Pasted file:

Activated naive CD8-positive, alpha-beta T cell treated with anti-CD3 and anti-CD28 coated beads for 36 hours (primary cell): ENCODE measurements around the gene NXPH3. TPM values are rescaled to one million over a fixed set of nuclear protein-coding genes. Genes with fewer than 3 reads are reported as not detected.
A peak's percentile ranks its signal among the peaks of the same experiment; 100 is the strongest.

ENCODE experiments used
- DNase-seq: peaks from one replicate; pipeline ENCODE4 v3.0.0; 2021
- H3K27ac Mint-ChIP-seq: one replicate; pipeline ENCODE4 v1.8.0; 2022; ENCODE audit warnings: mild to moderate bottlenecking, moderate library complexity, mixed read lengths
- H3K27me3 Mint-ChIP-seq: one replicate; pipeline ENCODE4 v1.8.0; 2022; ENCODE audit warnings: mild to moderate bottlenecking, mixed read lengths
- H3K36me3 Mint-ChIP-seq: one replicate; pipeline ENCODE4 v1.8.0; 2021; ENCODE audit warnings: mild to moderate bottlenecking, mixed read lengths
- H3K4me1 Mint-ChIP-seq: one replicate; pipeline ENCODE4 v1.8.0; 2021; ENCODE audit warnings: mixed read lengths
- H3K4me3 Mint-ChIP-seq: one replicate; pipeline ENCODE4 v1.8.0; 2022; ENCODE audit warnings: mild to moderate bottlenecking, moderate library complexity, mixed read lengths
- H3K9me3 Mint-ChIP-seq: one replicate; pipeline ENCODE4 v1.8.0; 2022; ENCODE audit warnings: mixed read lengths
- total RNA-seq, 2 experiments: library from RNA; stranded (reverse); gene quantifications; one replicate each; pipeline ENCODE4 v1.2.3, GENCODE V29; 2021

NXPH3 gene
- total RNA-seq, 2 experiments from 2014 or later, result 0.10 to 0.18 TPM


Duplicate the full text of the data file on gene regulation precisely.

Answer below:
Activated naive CD8-positive, alpha-beta T cell treated with anti-CD3 and anti-CD28 coated beads for 36 hours (primary cell): ENCODE measurements around the gene NXPH3. TPM values are rescaled to one million over a fixed set of nuclear protein-coding genes. Genes with fewer than 3 reads are reported as not detected.
A peak's percentile ranks its signal among the peaks of the same experiment; 100 is the strongest.

ENCODE experiments used
- DNase-seq: peaks from one replicate; pipeline ENCODE4 v3.0.0; 2021
- H3K27ac Mint-ChIP-seq: one replicate; pipeline ENCODE4 v1.8.0; 2022; ENCODE audit warnings: mild to moderate bottlenecking, moderate library complexity, mixed read lengths
- H3K27me3 Mint-ChIP-seq: one replicate; pipeline ENCODE4 v1.8.0; 2022; ENCODE audit warnings: mild to moderate bottlenecking, mixed read lengths
- H3K36me3 Mint-ChIP-seq: one replicate; pipeline ENCODE4 v1.8.0; 2021; ENCODE audit warnings: mild to moderate bottlenecking, mixed read lengths
- H3K4me1 Mint-ChIP-seq: one replicate; pipeline ENCODE4 v1.8.0; 2021; ENCODE audit warnings: mixed read lengths
- H3K4me3 Mint-ChIP-seq: one replicate; pipeline ENCODE4 v1.8.0; 2022; ENCODE audit warnings: mild to moderate bottlenecking, moderate library complexity, mixed read lengths
- H3K9me3 Mint-ChIP-seq: one replicate; pipeline ENCODE4 v1.8.0; 2022; ENCODE audit warnings: mixed read lengths
- total RNA-seq, 2 experiments: library from RNA; stranded (reverse); gene quantifications; one replicate each; pipeline ENCODE4 v1.2.3, GENCODE V29; 2021

NXPH3 gene
- total RNA-seq, 2 experiments from 2014 or later, result 0.10 to 0.18 TPM